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Special letters sent and specially received

Updated: 2024-04-17 06:13 ( China Daily )
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Every year, hundreds of international students travel thousands of miles to study in China, leaving their homes and native languages behind. As some of them immerse themselves in intensive Chinese language study at Tongji University in Shanghai, one unique assignment helps them bridge the miles that lie in between — writing a letter home in Chinese.

The letter-home activity has become an annual tradition in Tongji's pre-university Chinese program. After months of studying vocabulary, grammar, and composition, students from all over the world are tasked with composing a letter to their families, written entirely in Chinese characters.

"At first, this activity was operated in a few classes. But when other students saw the letters on display, they took the initiative to write home letters on their own," explained Zong Qian, associate dean of the International School of the university.

Crafting a personal letter requires more advanced skills compared to simple classroom writing exercises, said Zong. "We were hoping to give them an authentic reason to put their language learning into practice."

As the letters started coming in, the teachers were impressed and touched by the students' efforts to express emotions across cultures. Zong noted that most of the students had zero prior Chinese ability before arriving in Shanghai for the first time just months ago.

"We realized that these letters offered a special window into the students' experiences and growth in China," said Zong. "The letters were very moving to read."

International students at Tongji University in Shanghai read the home letters they wrote in Chinese. [Photo by Gao Erqiang/China Daily]

Chipo Bard Shanzuwa Chintu from Zambia wrote about her adjustment to life in Shanghai: "Before I came to China, I was a little upset about having to leave my home. But now I'm so happy here. I think Shanghai is beautiful and safe. Learning to write Chinese characters is very challenging but rewarding."

Neth Chanranuth from Cambodia described his progress after settling in: "Time flies and my Chinese language ability has improved a lot. I've gradually adapted to life in China. Although I'm very busy with intensive studying, I feel rather happy overall. I have an excellent class with skilled teachers. I've also made some new friends and even joined the university karate club."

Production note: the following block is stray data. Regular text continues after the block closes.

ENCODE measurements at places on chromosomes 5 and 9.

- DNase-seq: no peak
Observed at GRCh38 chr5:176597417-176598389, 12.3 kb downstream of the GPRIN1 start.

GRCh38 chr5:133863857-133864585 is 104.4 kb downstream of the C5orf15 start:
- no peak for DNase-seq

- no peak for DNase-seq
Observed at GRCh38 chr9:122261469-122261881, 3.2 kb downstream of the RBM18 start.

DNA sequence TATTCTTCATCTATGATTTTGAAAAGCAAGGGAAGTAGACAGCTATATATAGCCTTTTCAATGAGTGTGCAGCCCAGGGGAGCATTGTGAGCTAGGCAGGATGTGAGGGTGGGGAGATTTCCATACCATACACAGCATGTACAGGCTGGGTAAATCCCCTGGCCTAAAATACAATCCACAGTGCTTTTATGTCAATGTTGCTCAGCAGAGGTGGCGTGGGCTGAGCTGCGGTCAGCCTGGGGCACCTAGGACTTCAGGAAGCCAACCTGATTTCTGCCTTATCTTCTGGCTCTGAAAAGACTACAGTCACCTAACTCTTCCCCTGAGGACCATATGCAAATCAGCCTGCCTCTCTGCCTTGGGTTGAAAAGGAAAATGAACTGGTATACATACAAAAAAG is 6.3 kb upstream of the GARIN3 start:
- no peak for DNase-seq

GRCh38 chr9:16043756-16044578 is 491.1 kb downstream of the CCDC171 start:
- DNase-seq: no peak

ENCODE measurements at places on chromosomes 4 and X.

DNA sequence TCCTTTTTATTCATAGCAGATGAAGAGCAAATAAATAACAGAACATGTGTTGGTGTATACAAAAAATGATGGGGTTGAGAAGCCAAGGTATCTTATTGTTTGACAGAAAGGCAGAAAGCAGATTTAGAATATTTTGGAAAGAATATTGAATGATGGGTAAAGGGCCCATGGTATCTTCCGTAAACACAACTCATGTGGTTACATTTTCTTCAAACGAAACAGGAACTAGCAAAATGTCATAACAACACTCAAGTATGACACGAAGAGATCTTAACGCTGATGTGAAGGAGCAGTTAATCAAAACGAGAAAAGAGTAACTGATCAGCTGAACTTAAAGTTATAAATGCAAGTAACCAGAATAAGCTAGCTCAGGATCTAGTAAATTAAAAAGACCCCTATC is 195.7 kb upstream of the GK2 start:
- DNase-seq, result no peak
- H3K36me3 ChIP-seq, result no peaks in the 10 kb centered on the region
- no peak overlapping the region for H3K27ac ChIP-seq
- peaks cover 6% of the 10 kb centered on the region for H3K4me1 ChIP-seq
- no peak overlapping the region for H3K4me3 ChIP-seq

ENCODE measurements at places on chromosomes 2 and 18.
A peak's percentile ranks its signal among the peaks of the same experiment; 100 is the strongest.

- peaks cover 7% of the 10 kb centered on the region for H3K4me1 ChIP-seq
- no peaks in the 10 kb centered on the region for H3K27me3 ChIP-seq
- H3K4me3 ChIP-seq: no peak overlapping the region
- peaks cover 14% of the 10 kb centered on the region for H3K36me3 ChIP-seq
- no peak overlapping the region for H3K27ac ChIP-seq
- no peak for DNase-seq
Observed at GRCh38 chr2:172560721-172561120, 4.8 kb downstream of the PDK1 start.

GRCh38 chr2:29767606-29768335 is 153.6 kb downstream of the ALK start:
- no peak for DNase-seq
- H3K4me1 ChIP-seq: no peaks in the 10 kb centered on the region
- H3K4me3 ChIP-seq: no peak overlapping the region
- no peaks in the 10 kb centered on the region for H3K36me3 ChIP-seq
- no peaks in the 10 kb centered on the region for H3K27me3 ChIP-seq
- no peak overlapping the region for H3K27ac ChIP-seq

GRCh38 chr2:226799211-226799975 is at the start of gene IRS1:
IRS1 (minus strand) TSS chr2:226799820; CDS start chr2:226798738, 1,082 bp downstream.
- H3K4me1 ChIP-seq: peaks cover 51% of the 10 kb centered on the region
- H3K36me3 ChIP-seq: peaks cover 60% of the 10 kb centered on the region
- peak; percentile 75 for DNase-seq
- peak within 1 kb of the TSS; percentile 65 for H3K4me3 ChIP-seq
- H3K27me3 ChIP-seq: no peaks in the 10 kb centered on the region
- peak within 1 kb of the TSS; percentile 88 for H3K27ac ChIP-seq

The university plans to publish a collection of these home letters from students, including some of the responses received from their families. Zong believes this reunion through writing has special significance.

"Although today's students can instantly communicate with their families online, there is something more permanent and traditional about handwritten letters that allow experiences to be recorded and remembered," Zong explained, adding that students' families are willing to get to know about their loved ones' lives in China in such a traditional way.

One example was when a father in Turkmenistan wrote to his daughter, Jennet Gurbangulyyeva: "I'm sure of one thing — we were not mistaken in choosing for you to study in China. I can say that my main expectation came true — you have fallen in love with this country. I think without this love for China, its people, and rich culture, even hard work would not have helped my daughter achieve such results in learning the Chinese language in such a short time."

A grandfather in Panama expressed his expectations to his granddaughter, Fu Jiawei: "We hope you can continue learning more about Chinese culture while studying there. In doing so, you will not only win honor for our family but also set a good example for your younger brother and sister."

For the students themselves, home letter writing proved to be an invaluable milestone in embracing their adopted language and surroundings.

Neth said that during video calls, he and his family usually only have casual conversations to catch up on events, but when writing a long letter, he can really convey how much he misses them. "Since I had never written letters before, the words ended up being more thoughtful and touching for my family to receive," he said.

For Fu, who has Chinese ancestry but was born and lived in Panama, writing a letter in Chinese was initially "weird". However, she could see how proud her grandfather was after receiving the letter. "Although China is geographically far from my country, Chinese culture has always been present in my life. One major reason I came to study here was to understand my grandpa's beloved China and ancestral roots better."

Chintu also thinks that letters are a more special way of communication. "Once they are received, that physical paper held in hands becomes a lasting memory one can revisit again and again, reminiscing over the heartfelt words that initially moved them," she said.

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